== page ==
§ One of the best spectator sports the last week or so has been the John McAfee story—basically, the guy who invented that anti-virus software that spammed you endlessly in the “cyber” era, is actually a paranoid oddball who has been living in Belize and has fled to the jungle after being accused of killing his neighbor. Whoa, buddy, that software was supposed to stamp out COMPUTER viruses, not NEIGHBORS! Even in the jungle, he managed to launch a blog defending himself. Also in the mix a bit is cartoonist Chad Essley, who, Aaron Colter at Wired tells us, was originally hired two years ago to make a comic for McAfee:
The relationship between the fugitive and the cartoonist began in 2010 on a private internet forum where an anonymous entrepreneur hired Essley to produce an animated web short for an antibiotic venture called Quorumex. The mysterious businessman soon revealed himself as McAfee, and the two struck up a friendship. When the news broke this April that a gang suppression unit had raided McAfee’s property in Belize, Essley was taken aback.
Eventually Essley did go down for a visit, and since then, he’s has begun a comic called THE HINTERLANDS based on his adventures with McAfee. However, he’s also become one of McAfee’s few trusted people and is actually the person who helped McAfee get a website up and running while still on the lam.
“I did it because I had the ability to do so for free, in a keystroke or two,” says Essley. Since then, he has kept McAfee’s often rambling personal blog WhoIsMcAfee.com up and running, and served as one of the only contacts to the millionaire fugitive, who is still on the run.
§ Speaking of Wired, former Comics Alliance e-i-c Laura Hudson is back as entertainment editor for Wired.com. Congrats! Life after blogging. Whoa.
§ J. Caleb Mozzocco looks at Fear Itself, and gives a nice overview of all the major Marvel “Events”, concluding that Fear Itself, by Fraction and Immonen, is one of the most readable, if transient in its effects:
Among the changes (or illusions of change) that occur in the series, the “The Marvel Universe Will Never Be The Same!” and the “long-term repercussions” bits, are the deaths of Bucky Barnes (which leads to Rogers resuming his old costume and codename) and of Thor, neither of which must have stuck very long, as they are both hale and hearty and starring in their own comics as I type this.
§ Best graphic novels of 2012 time at The Observer! Well, really it’s Rachel Cooke’s best of list, and an eclectic one mostly consisting of books published by mainstream publishing houses.
I’ve always loved comic books. As a young child, one of the highlights of the year was when a new Welsh-language translation of Asterix or Tintin would land in the shops. The thrill of reading Trysor y Rackam Goch for the first time came back to me recently when I read it with my five-year-old son.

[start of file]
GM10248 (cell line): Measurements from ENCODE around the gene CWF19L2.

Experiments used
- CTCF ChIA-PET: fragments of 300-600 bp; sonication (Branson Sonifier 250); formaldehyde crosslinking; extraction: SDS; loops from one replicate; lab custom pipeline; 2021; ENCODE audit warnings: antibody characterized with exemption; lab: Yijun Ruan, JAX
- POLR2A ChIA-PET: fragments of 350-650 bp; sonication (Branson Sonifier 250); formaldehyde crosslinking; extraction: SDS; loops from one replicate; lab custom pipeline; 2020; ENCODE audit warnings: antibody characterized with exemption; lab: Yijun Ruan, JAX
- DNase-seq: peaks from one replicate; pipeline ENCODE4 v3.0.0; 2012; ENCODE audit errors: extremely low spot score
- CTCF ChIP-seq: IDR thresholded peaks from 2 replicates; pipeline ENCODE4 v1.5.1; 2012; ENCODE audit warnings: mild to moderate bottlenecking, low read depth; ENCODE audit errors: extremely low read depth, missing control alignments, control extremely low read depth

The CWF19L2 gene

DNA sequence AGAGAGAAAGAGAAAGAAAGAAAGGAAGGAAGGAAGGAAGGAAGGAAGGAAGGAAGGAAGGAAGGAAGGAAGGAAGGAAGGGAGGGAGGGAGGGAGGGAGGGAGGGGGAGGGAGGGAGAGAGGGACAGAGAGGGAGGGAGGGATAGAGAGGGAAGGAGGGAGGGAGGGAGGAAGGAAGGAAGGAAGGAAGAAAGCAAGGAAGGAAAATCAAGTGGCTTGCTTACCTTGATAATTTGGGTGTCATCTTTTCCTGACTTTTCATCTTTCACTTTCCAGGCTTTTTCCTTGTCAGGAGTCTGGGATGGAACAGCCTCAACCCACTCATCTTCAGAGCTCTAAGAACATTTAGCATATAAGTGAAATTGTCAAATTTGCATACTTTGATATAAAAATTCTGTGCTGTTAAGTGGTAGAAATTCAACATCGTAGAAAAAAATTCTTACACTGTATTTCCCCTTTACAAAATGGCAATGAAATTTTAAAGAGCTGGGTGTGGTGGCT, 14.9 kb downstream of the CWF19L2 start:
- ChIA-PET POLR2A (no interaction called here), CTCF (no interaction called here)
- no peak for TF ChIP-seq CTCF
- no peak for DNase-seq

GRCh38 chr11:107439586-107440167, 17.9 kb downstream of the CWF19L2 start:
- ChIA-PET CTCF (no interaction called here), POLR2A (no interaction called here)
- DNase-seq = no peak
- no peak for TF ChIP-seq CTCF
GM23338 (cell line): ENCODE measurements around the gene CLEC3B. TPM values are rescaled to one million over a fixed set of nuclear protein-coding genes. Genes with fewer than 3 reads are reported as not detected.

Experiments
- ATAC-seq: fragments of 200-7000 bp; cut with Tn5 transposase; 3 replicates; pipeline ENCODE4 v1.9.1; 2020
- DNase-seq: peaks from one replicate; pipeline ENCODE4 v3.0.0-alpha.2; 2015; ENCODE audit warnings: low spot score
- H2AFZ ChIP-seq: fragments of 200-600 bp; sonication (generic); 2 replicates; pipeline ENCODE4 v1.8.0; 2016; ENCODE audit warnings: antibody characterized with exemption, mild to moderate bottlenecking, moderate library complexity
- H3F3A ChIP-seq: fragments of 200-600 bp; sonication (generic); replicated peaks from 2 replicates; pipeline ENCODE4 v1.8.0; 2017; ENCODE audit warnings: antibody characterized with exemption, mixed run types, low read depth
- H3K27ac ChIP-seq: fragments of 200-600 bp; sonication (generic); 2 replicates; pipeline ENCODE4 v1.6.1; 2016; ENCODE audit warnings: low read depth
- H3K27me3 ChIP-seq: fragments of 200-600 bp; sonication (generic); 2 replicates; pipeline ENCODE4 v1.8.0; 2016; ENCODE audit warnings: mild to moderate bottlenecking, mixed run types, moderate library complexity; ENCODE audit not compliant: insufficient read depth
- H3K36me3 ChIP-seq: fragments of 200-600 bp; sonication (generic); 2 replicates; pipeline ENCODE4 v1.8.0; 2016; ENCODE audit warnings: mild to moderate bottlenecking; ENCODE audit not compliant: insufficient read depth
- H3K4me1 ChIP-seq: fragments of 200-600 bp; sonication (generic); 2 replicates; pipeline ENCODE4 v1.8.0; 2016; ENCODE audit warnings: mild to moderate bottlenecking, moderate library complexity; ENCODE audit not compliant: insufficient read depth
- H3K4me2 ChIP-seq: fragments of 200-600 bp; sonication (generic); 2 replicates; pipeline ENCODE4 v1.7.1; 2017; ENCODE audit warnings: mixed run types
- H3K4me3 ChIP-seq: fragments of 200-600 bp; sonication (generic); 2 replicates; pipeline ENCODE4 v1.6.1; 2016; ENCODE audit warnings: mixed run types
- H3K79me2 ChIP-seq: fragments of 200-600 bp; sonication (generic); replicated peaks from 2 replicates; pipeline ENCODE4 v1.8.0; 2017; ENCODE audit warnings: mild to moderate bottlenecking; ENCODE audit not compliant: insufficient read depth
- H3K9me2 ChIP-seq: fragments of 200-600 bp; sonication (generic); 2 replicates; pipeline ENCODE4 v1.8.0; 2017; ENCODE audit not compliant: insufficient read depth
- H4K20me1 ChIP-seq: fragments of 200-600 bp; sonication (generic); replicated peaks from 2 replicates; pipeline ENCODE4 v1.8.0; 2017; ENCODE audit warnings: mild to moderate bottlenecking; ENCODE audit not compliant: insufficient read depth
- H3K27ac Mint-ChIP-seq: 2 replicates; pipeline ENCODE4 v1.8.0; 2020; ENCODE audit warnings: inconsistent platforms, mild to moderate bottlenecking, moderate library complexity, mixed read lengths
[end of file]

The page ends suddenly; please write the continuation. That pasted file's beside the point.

§ I did not previously link to Giles Coren’s piece in the Spectator on graphic novels being okay, because it was written in this double negative way that made it sounds like he was heaping the hate on comics. I understand that Coren is a snarky food writer in Britain who specializes in writing shocking things, and this piece resulted in an epidemic of bunched panties around the world. A squad of comics-lovers thundered up on their white chargers in the comment section, and the piece was mostly kicked to bits with pointy knight shoes because it was lame. But a fellow Spectator writer with the unlikely name of Jack van Burholdbind defended the piece for being clever. It was surely clever to stir up all those panties and knights, so there is that. Bottom line? TEH COMICS RULLLEZ DUDE. Also, we get to repost the great illo above which the Spectator neglects to credit. Nice.
§ I did however bookmark THREE TIMES this look at BUILDING STORIES by Gabriel Winslow-Yost for The New York Review of Books because it is really well-written and does a good job of contextualizing BUILDING STORIES in terms of Chris Ware’s previous works. In other words, if you must read ONLY ONE piece about BUILDING STORIES…
Building Stories centers on a run-down Chicago apartment building, whose three floors form a kind of triptych of loneliness. The “old woman” (as she is referred to in passing—none of the four inhabitants is ever named, a much less noticeable decision in a comic than in a prose novel) on the ground floor, who owns the building and has lived in it her entire life, has settled into solitude for good; she doesn’t dream of companionship, but remembers the dreams of it she used to have, with a mix of regret and relief. The “married couple” on the second floor are lonely together, trapped in a cycle of fighting and apologizing so habitual it precludes any real contact between them. And the “girl” on the third floor—the book’s heroine, actually a young woman in her late twenties, a shy art school graduate with a prosthetic leg and a menial job at a flower shop—is lonely with a youthful, frenzied desperation, convinced she’ll be alone forever: “God…I can’t bear it…Am I really so awful? I must be…I must be…”
§ Abhay Khosla provides an infographic on the overuse of the word “masterful” at one particular website. In case you are wondering: